The logic is straightforward: provide each user with a physical device such as a flash drive or a token that provides random authentication codes, credit cards, or personal ID in various forms, including a smartphone. If someone has the item, they arelegit.
Unfortunately, this is just another form of “possessing” something – in this case a piece of hardware instead of a piece of information.
Furthermore, the reason added hardware solutions are non-starters is that they dramatically increase the cost of implementation, not to mention the logistics of upkeep, and because these items can be lost or stolen still does not guarantee authentication of the user.
The answer, then, boils down to the only way to truly identify a person: biometrics.
Biometrics is defined as something physically or behaviorally unique to an individual. Physical examples include fingerprints, iris scans, facial recognition, and even vein scanning.
While these deliver near-absolute verification, this type of identification again requires sophisticated, costly hardware. This is a significant barrier to implementation for reasons already stated above.
Fortunately, there is a surprisingly effective form of biometric verification in the behavioral category based on handwriting that requires no additional hardware beyond a typical computer arrangement or smartphone device.
It turns out that each person has a unique, measurable way of “drawing” letters and numbers that is extremely difficult to duplicate by others. This includes attributes such as length, height, width, speed, direction, angle and number of strokes.
Passcodes can be entered at login using a finger or stylus for touch screens and smartphones, or using a computer mouse or laptop touchpad.
Once a simple set-up process is completed, sophisticated software algorithms compare a user’s current login attempt against the initial patterns collected and subsequent logins to confirm a match. Using this technique, accuracy rates as high as 99.97 percent are possible.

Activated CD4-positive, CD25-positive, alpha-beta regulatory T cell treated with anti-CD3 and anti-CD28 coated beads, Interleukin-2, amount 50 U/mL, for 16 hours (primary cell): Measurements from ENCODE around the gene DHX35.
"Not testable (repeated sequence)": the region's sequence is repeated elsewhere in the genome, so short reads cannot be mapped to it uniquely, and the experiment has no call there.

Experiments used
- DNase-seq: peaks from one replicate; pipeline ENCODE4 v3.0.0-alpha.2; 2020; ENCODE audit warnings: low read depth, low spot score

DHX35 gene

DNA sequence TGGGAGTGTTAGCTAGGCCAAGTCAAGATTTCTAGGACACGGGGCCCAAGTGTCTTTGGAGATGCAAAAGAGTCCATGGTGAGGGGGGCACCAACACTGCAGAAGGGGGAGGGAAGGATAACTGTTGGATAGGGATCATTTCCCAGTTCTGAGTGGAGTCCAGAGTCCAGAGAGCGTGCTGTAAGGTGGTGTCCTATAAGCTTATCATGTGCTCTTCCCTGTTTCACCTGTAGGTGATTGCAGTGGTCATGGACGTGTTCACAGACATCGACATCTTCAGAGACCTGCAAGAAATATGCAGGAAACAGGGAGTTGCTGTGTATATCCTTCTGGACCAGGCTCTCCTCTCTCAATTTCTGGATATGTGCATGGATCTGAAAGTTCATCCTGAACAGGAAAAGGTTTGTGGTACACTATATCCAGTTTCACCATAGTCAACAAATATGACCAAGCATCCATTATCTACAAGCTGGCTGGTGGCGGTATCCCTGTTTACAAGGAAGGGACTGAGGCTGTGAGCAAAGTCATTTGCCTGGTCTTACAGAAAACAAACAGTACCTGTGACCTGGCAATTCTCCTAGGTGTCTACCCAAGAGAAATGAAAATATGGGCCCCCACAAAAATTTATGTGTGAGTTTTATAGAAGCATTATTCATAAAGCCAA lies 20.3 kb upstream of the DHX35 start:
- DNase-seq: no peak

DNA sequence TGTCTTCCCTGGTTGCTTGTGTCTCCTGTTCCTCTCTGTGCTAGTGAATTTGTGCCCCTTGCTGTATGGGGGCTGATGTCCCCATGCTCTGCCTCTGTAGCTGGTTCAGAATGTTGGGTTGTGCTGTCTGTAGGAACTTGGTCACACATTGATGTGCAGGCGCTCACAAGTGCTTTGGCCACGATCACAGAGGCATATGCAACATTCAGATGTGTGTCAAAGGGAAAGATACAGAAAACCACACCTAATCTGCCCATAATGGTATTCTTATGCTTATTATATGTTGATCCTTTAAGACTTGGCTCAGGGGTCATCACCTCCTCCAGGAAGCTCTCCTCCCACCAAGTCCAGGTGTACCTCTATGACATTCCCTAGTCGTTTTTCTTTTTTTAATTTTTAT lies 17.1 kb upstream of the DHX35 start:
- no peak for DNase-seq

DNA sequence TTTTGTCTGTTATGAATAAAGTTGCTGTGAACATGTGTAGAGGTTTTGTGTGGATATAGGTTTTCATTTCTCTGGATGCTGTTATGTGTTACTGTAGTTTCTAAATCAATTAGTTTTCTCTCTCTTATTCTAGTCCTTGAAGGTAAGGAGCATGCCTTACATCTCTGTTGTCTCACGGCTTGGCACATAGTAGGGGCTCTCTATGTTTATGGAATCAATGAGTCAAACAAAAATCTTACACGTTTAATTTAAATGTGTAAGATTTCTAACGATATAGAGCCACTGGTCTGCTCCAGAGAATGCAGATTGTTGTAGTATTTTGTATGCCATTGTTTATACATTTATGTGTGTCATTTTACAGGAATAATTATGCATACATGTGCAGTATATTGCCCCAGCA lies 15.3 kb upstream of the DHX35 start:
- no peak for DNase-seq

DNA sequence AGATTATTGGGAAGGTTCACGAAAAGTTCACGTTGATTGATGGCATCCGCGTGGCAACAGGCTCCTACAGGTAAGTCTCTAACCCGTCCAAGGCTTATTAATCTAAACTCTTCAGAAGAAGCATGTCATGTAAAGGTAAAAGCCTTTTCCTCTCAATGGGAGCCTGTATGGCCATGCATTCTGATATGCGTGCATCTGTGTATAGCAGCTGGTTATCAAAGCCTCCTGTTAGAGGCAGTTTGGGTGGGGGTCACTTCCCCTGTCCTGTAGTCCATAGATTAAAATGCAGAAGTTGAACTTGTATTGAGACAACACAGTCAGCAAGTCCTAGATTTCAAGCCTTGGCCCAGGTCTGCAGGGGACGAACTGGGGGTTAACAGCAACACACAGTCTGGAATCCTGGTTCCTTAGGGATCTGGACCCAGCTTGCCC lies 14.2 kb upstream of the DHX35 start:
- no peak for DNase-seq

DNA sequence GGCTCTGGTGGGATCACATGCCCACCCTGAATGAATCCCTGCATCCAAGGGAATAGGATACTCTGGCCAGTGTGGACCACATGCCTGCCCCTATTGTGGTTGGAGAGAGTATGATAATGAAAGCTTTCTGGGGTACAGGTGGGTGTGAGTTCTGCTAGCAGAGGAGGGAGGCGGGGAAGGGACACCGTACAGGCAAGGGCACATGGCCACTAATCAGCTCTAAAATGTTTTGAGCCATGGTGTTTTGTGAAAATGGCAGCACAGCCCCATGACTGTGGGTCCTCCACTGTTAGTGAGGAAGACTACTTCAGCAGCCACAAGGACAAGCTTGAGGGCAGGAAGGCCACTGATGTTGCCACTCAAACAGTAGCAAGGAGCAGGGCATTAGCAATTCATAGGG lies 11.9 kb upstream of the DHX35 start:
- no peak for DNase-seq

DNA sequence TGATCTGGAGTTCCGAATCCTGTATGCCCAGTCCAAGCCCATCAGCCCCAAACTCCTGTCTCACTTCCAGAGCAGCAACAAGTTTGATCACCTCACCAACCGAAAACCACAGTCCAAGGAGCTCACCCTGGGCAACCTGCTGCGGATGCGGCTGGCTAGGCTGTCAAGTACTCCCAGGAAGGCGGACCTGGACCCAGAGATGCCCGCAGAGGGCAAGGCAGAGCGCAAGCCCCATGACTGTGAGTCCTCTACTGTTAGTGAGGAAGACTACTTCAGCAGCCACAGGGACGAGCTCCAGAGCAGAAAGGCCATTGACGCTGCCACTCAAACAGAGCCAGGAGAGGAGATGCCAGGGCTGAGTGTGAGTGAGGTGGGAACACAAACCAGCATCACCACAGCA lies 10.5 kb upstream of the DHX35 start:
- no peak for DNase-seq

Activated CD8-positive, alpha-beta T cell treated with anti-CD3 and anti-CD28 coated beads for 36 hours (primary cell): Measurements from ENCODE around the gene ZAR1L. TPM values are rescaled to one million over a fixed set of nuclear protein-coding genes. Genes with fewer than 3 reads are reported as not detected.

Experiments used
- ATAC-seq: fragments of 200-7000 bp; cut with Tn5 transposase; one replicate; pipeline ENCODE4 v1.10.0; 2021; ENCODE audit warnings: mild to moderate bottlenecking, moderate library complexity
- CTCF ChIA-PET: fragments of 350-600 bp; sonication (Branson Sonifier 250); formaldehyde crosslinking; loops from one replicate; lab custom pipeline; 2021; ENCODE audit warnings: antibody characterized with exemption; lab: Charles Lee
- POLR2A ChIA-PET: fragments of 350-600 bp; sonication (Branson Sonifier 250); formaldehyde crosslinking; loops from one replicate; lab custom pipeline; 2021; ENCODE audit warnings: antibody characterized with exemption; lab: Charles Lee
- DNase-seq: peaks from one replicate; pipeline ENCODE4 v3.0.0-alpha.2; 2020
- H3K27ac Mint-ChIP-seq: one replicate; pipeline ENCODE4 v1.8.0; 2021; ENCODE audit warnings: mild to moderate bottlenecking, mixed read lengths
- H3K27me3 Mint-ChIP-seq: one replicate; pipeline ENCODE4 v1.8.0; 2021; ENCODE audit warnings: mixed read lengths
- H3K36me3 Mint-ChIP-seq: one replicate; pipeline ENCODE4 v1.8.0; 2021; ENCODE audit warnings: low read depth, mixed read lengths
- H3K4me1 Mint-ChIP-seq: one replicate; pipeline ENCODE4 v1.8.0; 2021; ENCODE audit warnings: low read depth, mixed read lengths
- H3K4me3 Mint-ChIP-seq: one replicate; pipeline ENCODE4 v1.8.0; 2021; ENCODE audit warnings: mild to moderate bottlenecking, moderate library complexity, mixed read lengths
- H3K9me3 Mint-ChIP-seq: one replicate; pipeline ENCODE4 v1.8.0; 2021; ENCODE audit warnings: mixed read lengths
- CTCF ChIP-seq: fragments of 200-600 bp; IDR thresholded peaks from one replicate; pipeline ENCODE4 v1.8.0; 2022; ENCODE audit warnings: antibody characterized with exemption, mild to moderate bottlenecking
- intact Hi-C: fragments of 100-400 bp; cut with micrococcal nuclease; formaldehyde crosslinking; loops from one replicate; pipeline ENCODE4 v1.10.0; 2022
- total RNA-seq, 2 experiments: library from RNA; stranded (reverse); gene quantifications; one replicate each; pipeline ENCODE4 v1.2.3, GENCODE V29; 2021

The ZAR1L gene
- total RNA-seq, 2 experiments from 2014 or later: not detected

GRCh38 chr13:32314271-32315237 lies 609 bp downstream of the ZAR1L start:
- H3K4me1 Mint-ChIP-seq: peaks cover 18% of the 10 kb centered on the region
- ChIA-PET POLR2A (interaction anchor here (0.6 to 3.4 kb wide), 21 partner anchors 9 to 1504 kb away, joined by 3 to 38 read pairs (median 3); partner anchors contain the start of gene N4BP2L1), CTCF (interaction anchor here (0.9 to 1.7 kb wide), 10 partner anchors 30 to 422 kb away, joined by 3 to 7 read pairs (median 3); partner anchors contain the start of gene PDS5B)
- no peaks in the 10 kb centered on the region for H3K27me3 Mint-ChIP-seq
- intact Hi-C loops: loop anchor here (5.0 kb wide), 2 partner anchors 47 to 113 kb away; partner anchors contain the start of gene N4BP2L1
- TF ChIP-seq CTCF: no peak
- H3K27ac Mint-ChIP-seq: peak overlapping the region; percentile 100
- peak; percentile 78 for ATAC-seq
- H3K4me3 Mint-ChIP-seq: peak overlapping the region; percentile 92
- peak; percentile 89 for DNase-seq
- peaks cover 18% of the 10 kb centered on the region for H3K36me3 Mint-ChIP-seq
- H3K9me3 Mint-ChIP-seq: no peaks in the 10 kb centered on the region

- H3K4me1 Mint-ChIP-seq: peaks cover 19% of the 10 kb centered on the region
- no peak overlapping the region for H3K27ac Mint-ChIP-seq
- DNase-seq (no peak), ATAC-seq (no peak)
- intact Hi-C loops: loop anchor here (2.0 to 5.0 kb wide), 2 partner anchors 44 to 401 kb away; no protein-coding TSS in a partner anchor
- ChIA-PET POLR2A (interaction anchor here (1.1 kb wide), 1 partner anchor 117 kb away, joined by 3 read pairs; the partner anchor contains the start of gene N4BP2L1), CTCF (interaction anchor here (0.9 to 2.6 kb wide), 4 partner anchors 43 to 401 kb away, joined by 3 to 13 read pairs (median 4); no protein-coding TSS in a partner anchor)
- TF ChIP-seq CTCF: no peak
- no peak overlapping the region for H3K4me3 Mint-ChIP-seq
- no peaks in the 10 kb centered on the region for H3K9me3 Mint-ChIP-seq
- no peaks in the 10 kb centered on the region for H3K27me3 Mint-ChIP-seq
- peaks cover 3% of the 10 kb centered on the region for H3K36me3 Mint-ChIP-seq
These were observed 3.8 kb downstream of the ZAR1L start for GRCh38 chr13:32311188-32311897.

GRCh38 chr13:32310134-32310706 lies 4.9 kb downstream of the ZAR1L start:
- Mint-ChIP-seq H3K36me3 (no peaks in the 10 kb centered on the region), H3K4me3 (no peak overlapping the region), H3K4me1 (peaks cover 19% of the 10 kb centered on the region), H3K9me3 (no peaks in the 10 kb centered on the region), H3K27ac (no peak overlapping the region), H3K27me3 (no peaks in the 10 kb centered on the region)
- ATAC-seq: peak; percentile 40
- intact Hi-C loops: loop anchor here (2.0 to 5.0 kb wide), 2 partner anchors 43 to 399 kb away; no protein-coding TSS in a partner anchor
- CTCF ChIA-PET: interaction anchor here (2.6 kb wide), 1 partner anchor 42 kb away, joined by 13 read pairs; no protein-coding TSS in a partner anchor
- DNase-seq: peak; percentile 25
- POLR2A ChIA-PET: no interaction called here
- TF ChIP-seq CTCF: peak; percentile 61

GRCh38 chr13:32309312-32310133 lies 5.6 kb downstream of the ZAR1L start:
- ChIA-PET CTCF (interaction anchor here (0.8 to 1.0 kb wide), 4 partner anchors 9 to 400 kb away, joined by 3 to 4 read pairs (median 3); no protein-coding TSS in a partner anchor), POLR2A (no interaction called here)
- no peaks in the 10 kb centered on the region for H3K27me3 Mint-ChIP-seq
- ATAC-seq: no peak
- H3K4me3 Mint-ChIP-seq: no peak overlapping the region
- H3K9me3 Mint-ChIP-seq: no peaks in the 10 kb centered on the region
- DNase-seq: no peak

A number of companies are already releasing this type of technology. For example, a “software only” system utilizes audit trails based on the stored information to uncover suspicious activity by pinpointing the time, location, (including IP addresses) and history unauthorized users can be determined.
To set up a new user on any device, the individual simply logs on to the network, draws and creates a unique four alphanumeric character or symbol passcode. Upon subsequent logins, the biometric patterns of the created passcode are analyzed. Only the registered user is confirmed and is able to freely access their account. Imposters have no idea “how” the passcode was created, so are stopped at the login step.
A major corporate concern about implementing any additional layer of security is over potential consumer inconvenience.
Many retailers and e-tailers have not implemented higher security measures because they don’t want their customers to spend additional time going through extra security. Extra time, they believe, may mean loss of clients and sales.
This is why the ease of user interface is a critical component of online authentication. If the added security has too many steps or is too cumbersome it is doomed to fail.
To be sure, there are costs involved in implementing additional security solutions – even those that require no additional hardware. However, corporations are well aware that the collateral damage of a major data breach is much, much higher in both cost and potential loss of consumer confidence.
The problem then, is not whether or not they will invest in additional security, but in simply identifying solutions that meet all the requirements.